New Equity Fund to Cash In on Telecom Trends
New Equity Fund to Cash In on Telecom Trends <@VM>Arlington Capital Partners
By Jennifer Freer, Staff Writer
Washington-based Arlington Capital Partners will announce its first two equity investment deals with telecommunications and information technology companies in the next two weeks, company officials said.
Arlington Capital, whose initial fund is worth $450 million, will make up to six investments in telecom and information technology companies during 2000, said Ray Smith, the former chief executive officer of Bell Atlantic Corp., and a founding partner of the group.
Approximately 25 percent of the fund will go toward investments in Europe and the remainder to companies in the Washington region, said Smith, who founded the 15-person group with Paul Stern in early 1999. Stern is former chairman and chief executive of Northern Telecom, now Nortel Networks.
One of the pending deals involves a management buyout, the other entails an independent company looking for growth capital, said Jeff Freed, a partner at Arlington Capital.
"The telecom and technology space is growing," said Freed. Indeed, one-third of all capital expenditures that any company makes "is spent on telecom or technology," he said.
Arlington Capital will focus on companies that are well-positioned in the marketplace and have strong management teams. Their products and services likely will be tied to the Internet, wireless services, electronic commerce and the conversion of voice and data services, company officials said.
According to Arlington Capital, U.S. revenue generated by information products and services companies is approximately $1 trillion today and has grown 15 percent annually since 1993.
Arlington Capital's fund will finance management buyouts, recapitalization, corporate spinoffs and roll-ups.
"We will provide growth capital in order to build out infrastructure and pay for sales and marketing teams," said Freed. "We team up with management to buy businesses from divisions of larger companies, or we'll help management teams buy private companies from current owners."
It may be a new player, but Arlington Capital has not set its sights too high in the telecommunications and IT arena, industry experts said. And with first funds usually starting with about $50 million to $100 million, Arlington Capital's $450 million-plus fund is a good size, said Riyad Said, a senior analyst specializing in communications services with Friedman, Billings, Ramsey & Co. Inc., Arlington, Va.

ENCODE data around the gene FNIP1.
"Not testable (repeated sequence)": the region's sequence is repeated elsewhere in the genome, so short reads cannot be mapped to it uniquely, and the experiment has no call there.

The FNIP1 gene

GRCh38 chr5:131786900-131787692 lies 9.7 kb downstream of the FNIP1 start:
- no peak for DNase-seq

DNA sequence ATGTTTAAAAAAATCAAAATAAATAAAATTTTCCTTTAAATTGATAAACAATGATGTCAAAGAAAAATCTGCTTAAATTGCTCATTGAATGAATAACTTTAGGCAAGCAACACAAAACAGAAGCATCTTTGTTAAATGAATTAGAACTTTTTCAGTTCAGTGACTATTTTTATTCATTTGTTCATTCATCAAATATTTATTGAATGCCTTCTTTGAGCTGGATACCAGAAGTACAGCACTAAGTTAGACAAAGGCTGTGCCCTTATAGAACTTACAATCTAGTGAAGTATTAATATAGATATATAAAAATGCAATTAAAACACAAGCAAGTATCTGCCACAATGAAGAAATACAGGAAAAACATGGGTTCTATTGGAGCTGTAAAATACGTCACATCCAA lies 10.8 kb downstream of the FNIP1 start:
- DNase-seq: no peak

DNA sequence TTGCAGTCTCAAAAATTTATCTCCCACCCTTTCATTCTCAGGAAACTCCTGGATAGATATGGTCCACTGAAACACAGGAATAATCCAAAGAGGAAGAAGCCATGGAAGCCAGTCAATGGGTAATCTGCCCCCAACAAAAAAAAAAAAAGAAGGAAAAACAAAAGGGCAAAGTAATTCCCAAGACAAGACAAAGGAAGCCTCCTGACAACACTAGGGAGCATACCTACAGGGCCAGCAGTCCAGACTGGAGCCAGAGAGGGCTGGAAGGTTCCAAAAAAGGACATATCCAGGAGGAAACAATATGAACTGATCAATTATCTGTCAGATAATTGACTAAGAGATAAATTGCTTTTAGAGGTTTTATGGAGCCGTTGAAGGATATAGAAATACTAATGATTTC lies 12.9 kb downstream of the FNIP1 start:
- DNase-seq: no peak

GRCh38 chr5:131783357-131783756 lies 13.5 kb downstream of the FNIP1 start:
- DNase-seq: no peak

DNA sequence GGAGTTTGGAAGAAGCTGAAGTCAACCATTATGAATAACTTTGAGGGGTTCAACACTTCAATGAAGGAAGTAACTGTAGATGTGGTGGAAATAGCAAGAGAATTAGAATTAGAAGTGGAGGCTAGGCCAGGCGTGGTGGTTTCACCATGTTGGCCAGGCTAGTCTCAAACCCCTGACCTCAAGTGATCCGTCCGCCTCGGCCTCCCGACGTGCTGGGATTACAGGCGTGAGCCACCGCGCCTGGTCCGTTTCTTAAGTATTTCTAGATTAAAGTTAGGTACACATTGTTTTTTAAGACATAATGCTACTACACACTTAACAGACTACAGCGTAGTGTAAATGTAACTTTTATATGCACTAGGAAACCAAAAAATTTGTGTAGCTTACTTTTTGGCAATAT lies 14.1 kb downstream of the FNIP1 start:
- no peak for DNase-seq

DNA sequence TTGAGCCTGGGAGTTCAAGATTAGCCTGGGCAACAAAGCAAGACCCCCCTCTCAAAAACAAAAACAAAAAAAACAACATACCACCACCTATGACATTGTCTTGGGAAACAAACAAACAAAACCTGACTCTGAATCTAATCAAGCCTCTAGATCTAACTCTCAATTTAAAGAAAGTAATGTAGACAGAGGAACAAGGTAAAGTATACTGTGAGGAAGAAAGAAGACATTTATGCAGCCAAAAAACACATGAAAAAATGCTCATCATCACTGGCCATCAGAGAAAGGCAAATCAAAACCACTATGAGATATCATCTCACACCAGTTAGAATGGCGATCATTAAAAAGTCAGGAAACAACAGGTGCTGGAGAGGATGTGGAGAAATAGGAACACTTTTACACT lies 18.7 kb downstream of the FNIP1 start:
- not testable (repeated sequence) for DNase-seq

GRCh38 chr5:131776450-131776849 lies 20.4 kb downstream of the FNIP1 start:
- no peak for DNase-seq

Arlington Capital's funding comes from institutional investors, current and former IT executives, endowments and wealthy individuals, Freed said.
Bell Atlantic also is a major investor, according to industry sources, but company officials would not comment.
A normal investment is usually between $10 million and $100 million, coming from the limited partners of the fund or partnering with other investment firms. Typically, Arlington Capital expects to realize investments in four to six years.
Although many equity investment funds look to the commercial arena, industry sources said there also are advantages to taking a closer look at the government world.
"The government is a big segment, with high spending and a demand for advanced technology," said Said. "[Government business] is an attractive element, but not [the] primary driver for a single investment. It's a good way to get customers early that have sizable requirements and then they become a good reference."
The Carlyle Group, another Washington-based equity investment group whose financial purse exceeds $4 billion, has focused primarily on aerospace, defense, environmental services, health care and information technology deals.
It owns Federal Data Corp., a Bethesda, Md.-based systems integrator that it picked up in 1995. More recently, the Carlyle Group acquired EG&G Inc. of Gaithersburg, Md., in August 1999.
Golder, Thoma, Cressey and Rauner of Chicago owns systems integrator Vista Information Systems of Herndon, Va., which has been purchasing smaller niche IT players, as has SI International Inc., Vienna, Va., which is backed by Fontenac of Chicago.
FBR's Said does not expect to see a large shift of investor focus toward the government IT business, but he acknowledged that the climate could change.
"It comes down to size of the market opportunity and if companies could leverage the government market work into other segments," Said said. "Companies may not want to focus on serving the government customers, but it's a good way to build products and services, build a customer base and apply that knowledge to other areas." Business:
A private equity fund with more than $450 million focusing on investments in communications, technology and information services industriesLocation:
Ray Smith, Paul SternEmployees: